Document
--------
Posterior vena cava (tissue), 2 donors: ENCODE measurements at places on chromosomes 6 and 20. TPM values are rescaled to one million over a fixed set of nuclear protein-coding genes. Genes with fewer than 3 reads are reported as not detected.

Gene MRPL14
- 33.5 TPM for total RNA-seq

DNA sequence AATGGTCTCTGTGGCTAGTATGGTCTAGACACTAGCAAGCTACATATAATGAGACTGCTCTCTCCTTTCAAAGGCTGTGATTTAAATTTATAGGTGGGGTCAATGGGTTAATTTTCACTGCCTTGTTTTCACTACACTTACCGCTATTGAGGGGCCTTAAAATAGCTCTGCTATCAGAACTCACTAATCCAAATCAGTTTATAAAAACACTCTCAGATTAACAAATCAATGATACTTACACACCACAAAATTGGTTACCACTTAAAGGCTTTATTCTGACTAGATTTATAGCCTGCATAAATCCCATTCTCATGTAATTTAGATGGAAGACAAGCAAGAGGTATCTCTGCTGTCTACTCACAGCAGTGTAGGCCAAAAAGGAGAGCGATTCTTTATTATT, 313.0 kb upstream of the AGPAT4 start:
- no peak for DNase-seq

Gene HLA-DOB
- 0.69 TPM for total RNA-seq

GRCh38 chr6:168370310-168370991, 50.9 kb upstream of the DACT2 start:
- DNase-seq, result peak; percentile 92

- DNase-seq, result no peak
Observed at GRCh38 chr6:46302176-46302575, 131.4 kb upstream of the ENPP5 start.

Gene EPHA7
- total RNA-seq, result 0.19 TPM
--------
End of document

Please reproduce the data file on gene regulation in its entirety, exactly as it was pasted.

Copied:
Posterior vena cava (tissue), 2 donors: ENCODE measurements at places on chromosomes 6 and 20. TPM values are rescaled to one million over a fixed set of nuclear protein-coding genes. Genes with fewer than 3 reads are reported as not detected.

Gene MRPL14
- 33.5 TPM for total RNA-seq

DNA sequence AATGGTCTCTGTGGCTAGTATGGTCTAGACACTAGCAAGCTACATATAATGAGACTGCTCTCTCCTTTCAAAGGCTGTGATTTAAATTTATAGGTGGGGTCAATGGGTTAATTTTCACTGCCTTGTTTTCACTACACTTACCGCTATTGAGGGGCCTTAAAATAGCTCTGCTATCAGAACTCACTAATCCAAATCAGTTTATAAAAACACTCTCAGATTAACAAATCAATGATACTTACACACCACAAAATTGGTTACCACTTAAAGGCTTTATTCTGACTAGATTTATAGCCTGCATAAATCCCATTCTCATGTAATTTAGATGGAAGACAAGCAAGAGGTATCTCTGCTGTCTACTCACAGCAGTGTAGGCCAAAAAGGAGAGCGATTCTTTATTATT, 313.0 kb upstream of the AGPAT4 start:
- no peak for DNase-seq

Gene HLA-DOB
- 0.69 TPM for total RNA-seq

GRCh38 chr6:168370310-168370991, 50.9 kb upstream of the DACT2 start:
- DNase-seq, result peak; percentile 92

- DNase-seq, result no peak
Observed at GRCh38 chr6:46302176-46302575, 131.4 kb upstream of the ENPP5 start.

Gene EPHA7
- total RNA-seq, result 0.19 TPM